Letters to the Editor, September 20, 2017

PUBLISHED : Wednesday, 20 September, 2017, 5:07pm
UPDATED : Wednesday, 20 September, 2017, 5:07pm

Independence posters should be allowed

I see nothing wrong with people putting up posters to express their views about various issues, despite the reaction by the authorities at local universities and the government (“Warning as banners go up again at campus”, September 6).

Regarding the pro-independence poster put up on the “democracy wall” at Chinese University earlier this month, I ­believe Hong Kong citizens are entitled to put up such posters if they so wish.

The whole point about these democracy walls on campuses is that they exist so that students can express their views on various issues, including independence.

University authorities have no right to ban their ­students from expressing their views.

Allowing space for that freedom of ­expression is one of the reasons Hong Kong has been able to ­become such a highly ­developed city.

I accept that independence is not allowed under the Basic Law, which describes Hong Kong as an inalienable part of China, but students have a right to disagree and express their hopes for independence.

What is the government going to do, haul every citizen who calls for independence into court? If making such a call is forbidden, then we have lost freedom of speech in Hong Kong.

Rainbow Or, Tseung Kwan O

Take rucksack off on busy MTR network

Wearing backpacks on crowded MTR trains is very impolite and annoying to other passengers.

Not only do these bags take up space, they often bump into ­other passengers without the backpack carriers being aware of this.

In similarly ­crowded New York subway trains, conductors often remind passengers not to wear backpacks. They must carry them ­instead.

The MTR Corporation should consider poster education campaigns and frequent announcements as a reminder.

Thomas Chow, Sha Tin

Why Swiss are happier than Hongkongers

When I read about Western countries like Switzerland, with their highly developed health care and forward-thinking ­education system, I understand why most of their citizens are content with their lot compared to Hongkongers.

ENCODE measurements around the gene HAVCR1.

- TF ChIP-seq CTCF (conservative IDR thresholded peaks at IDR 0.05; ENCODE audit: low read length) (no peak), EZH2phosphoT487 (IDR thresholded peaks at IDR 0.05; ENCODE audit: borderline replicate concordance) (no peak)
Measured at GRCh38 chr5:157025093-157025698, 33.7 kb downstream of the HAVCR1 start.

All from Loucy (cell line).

Switzerland provides high-quality health care to all its citizens and there is a universal pension. Compare this with Hong Kong, where there is heated debate over whether we should have a universal pension scheme, or one that is better than the present ­allowance but is means tested.

Either proposal will be met with opposition from some ­lawmakers.

At the moment, the government does not provide comprehensive protection for citizens who have retired.

I am not surprised that Switzerland ranks so high on the ­Better Life Index compiled by the Organisation for Economic Cooperation and Development.

The Swiss appear to be emotionally and physically healthy. By contrast, many Hongkongers are overworked, either in their jobs or even in school. For this reason we see a high suicide rate among teenagers.

Far less pressure is placed on youngsters in Switzerland. Like some other Western countries, the education system in Switzerland places emphasis on creativity and a freer learning approach. This is unlike the spoon-fed set-up in our schools.

Having 12 years of free education in Hong Kong is a good thing, but youngsters face too much pressure and this can start from an early age. Some very young children are tutored so they can get into kindergarten.

Changes are needed in Hong Kong society, including our schools, but they will not ­happen overnight.

Carly Fung, Tseung Kwan O

Public housing must always be policy priority

We need to identify the major problems Hong Kong faces ­before we can work out how to solve them.

It is clear from the number of protests taking place that many citizens are unhappy with how the city is being governed, and I think their major issue is affordable housing.

The government should use its powers to reserve more land for public housing. Public estate projects must be given priority over private developments.

All available brownfield sites should be earmarked for public flats. There must also be extensive redevelopment of old urban areas.

Theodore Tam, Po Lam

Thrash out deal for waste paper imports

The new import restrictions ­imposed by the mainland authorities on waste paper for recycling have had a knock-on effect in Hong Kong.

Recyclers have been left with a backlog of waste paper, prices have dropped, and all this has adversely affected street scavengers who collect waste paper.

Many of these street collectors are old and they are among the most underprivileged of elderly people in this city.

They rely heavily on the payments they ­receive for this waste paper.

Also, if the matter is not ­resolved, paper that could be ­recycled will end up in landfills.

Our government needs to sit down with the relevant officials from the mainland authorities and negotiate. We must find out what they want and what we have to do so that they will once again accept waste paper ­imports.

In this way, we can clear the backlog and elderly cardboard collectors can once again earn their much-needed ­income.

Yip Wing-yi, Yau Yat Chuen